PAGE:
Hmmm. At least we can be sure of whom one food, a food we learned Mark and I were mis-naming for most of our lives, was named for. Johnny Marzetti, a baked combination of ground meat, tomato sauce, cheese, and pasta, is named for Teresa’s brother-in-law. (That dish is not, as our peeps in western New York might believe, called “goulash.”)
Elizabeth at ohiothoughtsblog.blogspot.com, wrote a nice essay about Johnny Marzetti in 2013. Teresa Marzetti opened a restaurant on Broad Street in Columbus, Ohio, in 1898, the year she and her husband immigrated to the States. The family place was so successful, they opened another. The Broad Street site closed in 1942, but the other restaurant remained opened until 1972, the year Teresa died. The dish called Johnny Marzetti remained one of its most popular offerings.
“We will start a new place and serve good food,” Elizabeth quotes Teresa as saying, way back at the beginning, “at a profit if we can, at a loss if we must, but we will serve good food.”
The hearty combination of meat and sauce and pasta sold for 45 cents a serving, and I can just imagine it warming the bellies and the spirits of hungry people during hard times. Johnny Marzetti obviously fulfilled Teresa’s vision of good, good food.
On this ordinary Friday night, the holidays slowly sliding behind us (we will take the tree and the nativity, our only remaining symbols of the feast just celebrated, down on Sunday, the Feast of the Epiphany), I chop and stir to make that chili for dinner. I dice a little onion and throw it into a deep skillet with “loose meat’—the untethered hot Italian sausage, the ground beef. I sprinkle minced garlic.
When everything is richly browned, I pour in spaghetti sauce from Tuesday night’s meal. I open a can of kidney beans and another of tomato sauce. I stir.
The mixture, homely and simple, begins to bubble, and I turn down the heat and gather the ingredients for cookies. I’m using a recipe from 1901, from a state fair in Kansas, I think, that calls for crushed potato chips. We have two little Tupperwares full of the ends of chip bags; I will crunch them down and mix them in, into the dough that contains my home-mixed AP flour substitute and a little oat flour and just a smidgen of whole wheat flour. I’ll use the end of a bag of semi-sweet and milk chocolate and white chips, and a new bag of semi-sweet morsels. By the time Mark comes home, there will be cookies cooling on the sideboard and that thick rich Central American-inspired stew thickening and heaving on the stove top.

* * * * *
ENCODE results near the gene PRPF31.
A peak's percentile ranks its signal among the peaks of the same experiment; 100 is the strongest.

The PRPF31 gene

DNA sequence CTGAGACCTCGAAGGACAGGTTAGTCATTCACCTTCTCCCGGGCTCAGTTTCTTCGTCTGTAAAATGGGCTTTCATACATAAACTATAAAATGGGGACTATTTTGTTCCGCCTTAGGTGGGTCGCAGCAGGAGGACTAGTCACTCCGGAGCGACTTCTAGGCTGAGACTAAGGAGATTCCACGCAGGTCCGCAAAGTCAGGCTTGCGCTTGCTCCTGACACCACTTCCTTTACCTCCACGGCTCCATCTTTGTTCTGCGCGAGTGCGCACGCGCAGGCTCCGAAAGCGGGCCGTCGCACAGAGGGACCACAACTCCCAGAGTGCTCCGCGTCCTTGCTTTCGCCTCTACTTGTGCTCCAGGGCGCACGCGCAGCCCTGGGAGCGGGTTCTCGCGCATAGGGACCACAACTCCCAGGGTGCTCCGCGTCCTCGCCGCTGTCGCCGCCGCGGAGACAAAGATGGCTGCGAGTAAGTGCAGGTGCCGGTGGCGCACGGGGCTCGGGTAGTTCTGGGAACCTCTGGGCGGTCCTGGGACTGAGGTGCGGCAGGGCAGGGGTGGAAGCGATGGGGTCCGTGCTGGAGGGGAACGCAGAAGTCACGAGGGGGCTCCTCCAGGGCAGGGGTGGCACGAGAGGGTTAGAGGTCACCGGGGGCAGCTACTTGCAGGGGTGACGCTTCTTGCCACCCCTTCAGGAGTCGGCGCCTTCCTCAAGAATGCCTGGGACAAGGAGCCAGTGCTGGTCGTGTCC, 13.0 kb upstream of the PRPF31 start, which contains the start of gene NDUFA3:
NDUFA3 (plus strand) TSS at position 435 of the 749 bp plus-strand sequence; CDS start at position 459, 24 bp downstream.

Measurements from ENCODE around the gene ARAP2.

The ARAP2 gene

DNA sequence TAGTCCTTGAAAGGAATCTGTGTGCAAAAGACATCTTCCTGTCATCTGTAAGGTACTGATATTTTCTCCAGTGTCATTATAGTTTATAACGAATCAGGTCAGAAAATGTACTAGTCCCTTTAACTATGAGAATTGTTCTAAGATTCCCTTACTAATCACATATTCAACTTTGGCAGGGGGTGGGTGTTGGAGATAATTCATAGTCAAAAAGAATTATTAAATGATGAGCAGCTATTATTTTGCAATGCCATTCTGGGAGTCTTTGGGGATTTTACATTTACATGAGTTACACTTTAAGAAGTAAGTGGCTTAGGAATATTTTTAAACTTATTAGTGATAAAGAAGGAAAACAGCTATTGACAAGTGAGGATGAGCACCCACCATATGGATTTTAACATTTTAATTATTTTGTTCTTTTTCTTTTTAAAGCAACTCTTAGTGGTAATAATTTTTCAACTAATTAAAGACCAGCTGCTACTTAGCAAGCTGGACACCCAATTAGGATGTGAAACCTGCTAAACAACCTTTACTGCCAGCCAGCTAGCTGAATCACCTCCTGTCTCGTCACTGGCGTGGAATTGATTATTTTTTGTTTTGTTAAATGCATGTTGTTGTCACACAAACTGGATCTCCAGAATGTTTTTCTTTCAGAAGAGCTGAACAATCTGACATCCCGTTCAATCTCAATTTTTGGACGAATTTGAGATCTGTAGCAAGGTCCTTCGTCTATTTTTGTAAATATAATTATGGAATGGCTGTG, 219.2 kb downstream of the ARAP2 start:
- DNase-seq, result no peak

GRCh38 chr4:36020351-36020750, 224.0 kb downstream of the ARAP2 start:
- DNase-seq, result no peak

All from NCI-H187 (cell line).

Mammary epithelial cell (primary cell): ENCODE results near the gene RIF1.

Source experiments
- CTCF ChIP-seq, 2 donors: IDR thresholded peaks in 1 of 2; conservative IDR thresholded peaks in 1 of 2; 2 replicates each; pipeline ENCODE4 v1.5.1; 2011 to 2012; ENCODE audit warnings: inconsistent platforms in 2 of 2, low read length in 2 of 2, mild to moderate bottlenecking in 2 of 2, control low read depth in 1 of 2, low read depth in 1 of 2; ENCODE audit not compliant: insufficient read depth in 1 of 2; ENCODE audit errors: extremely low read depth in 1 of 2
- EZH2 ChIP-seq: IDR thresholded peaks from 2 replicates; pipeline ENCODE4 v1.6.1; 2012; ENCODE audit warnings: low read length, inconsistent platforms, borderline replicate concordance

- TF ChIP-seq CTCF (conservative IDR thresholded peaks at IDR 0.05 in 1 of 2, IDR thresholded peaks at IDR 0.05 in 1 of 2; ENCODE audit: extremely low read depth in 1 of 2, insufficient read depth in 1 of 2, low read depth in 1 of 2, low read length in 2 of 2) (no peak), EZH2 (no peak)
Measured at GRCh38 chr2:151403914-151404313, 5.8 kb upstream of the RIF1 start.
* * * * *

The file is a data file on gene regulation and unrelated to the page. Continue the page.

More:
Ordinary food. Food invented by some ordinary genius who asked herself—or himself—“What would happen if I added beans to that?” or “What can I do with these leftover potato chips? The kids won’t eat them, but I hate to throw them out.” They experimented—sometimes, no doubt, they failed miserably, but sometimes they had amazing successes. Those successes got passed down, and the people who received them used the ingredients THEY had at hand, morphing them even more.
There are times, of course, for grand dishes named for grand people—for Napoleons and Charlottes and Wellingtons,—even, for fancy Sandwiches. And then there are times for ordinary foods, for the kinds of nourishing concoctions that people without many means developed—maybe on their own, maybe morphing the dish passed down to them by another wonderful cook.
Sometimes, that humble inventor’s name—or the name of someone they loved—got itself attached to the dish they perfected.
And I love the treat, once in a while, of the fine and the fancy. But when the high feasting days are over, it’s a comfort to go back to soups and stews and casseroles—to go hopping and slopping and skipping through the cookbooks.
It’s a comfort and a pleasure to celebrate the abundance of an everyday dish.